The Anonymous Widower

Mathematics Of Energy Storage

I am particularly talking about the sort of energy storage that is attracting the attention of Energy Storage Funds, that I wrote about in Batteries On The Boil As Fund Attracts Investors.

The Times article of the same name has this paragraph.

A typical 50-megawatt energy storage site of the kind the company intends to acquire hosts 19 containers each housing thousands of lithium-ion cells. A fully-charged container has the energy to boil 32,000 kettles.

This page on ConfusedEnergy.co.uk, says this.

We are often told to only use as much water as we need in a kettle and not to fill it to the top, but what are the potential annual saving in doing this. Well it takes roughly 4.5 minutes to boil a full (2 litre) kettle with a power rating of 3kW (kilowatts).

This means that to boil a kettle needs 0.225 kWh.

  • Boiling 32,000 kettles needs 7200 kWh or 7.2 MWh
  • Which means that the total capacity of the nineteen container energy storage facility is 136.8 MWh.

So the energy storage could provide the rated 50 MW for nearly three hours.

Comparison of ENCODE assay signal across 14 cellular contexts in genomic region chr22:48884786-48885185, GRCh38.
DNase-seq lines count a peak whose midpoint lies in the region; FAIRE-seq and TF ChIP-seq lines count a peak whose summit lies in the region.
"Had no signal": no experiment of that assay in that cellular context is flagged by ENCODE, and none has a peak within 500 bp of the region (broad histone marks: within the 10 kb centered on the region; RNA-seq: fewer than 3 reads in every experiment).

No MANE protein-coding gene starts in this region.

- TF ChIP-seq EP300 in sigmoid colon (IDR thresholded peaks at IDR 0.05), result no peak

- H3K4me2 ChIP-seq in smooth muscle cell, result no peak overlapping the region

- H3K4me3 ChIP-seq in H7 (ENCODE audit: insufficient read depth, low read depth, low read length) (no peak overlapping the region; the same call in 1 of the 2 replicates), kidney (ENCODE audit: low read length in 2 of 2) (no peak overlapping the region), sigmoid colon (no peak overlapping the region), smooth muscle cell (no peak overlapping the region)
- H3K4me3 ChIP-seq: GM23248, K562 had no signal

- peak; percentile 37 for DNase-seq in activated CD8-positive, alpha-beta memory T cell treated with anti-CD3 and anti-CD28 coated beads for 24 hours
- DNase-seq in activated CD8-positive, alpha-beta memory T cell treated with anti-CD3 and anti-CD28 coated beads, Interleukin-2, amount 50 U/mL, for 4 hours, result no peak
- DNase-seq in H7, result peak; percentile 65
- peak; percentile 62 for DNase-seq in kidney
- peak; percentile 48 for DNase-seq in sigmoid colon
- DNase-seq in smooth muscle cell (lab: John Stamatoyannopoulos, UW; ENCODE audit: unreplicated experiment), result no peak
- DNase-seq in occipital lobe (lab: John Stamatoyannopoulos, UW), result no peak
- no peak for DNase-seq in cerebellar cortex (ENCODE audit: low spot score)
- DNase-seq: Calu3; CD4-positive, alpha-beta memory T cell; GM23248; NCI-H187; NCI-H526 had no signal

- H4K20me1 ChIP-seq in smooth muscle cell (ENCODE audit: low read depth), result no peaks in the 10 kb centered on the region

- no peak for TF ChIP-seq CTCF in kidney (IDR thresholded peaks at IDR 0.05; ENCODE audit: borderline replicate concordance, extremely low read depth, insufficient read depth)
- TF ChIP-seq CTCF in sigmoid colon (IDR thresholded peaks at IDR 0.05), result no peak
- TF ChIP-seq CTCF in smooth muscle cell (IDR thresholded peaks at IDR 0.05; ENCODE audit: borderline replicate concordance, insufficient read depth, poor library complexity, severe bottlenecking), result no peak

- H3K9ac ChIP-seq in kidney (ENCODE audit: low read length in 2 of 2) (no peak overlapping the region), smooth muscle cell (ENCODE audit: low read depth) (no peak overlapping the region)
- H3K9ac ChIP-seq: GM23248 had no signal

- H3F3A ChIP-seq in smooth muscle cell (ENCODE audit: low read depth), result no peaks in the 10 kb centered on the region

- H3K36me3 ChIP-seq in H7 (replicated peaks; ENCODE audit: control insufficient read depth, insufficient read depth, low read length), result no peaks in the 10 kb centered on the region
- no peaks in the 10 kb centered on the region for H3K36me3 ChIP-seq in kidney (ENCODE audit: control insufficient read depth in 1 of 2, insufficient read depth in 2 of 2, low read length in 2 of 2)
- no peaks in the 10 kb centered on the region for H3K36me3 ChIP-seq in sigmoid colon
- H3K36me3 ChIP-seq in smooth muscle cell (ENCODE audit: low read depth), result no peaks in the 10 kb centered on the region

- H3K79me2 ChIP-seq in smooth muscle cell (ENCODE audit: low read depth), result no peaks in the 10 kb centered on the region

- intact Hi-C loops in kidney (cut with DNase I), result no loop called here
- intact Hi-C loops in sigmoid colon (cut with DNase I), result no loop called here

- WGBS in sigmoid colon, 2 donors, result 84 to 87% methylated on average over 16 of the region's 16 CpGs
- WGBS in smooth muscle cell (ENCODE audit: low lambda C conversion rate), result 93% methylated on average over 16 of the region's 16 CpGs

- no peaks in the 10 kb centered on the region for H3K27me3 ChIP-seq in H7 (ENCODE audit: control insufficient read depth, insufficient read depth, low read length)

Lithium-Ion Batteries, Supercapacitors Or Both?

The article in The Times doesn’t mention supercapacitors.

If you watch the video in A Must-Watch Video About Skeleton Technologies And Ultracapacitors, Skeleton Technologies state the following about their ultracapacitors.

  • They are more affordable.
  • They generate less heat.
  • They have a higher energy density.
  • They can handle more charge/discharge cycles.
  • They have a faster response time, so would respond better to sudden demands.

I suspect there may be several operational and financial advantages, in replacing some of the lithium-ion batteries with supercapacitors.

 

 

November 10, 2018 - Posted by | World | ,

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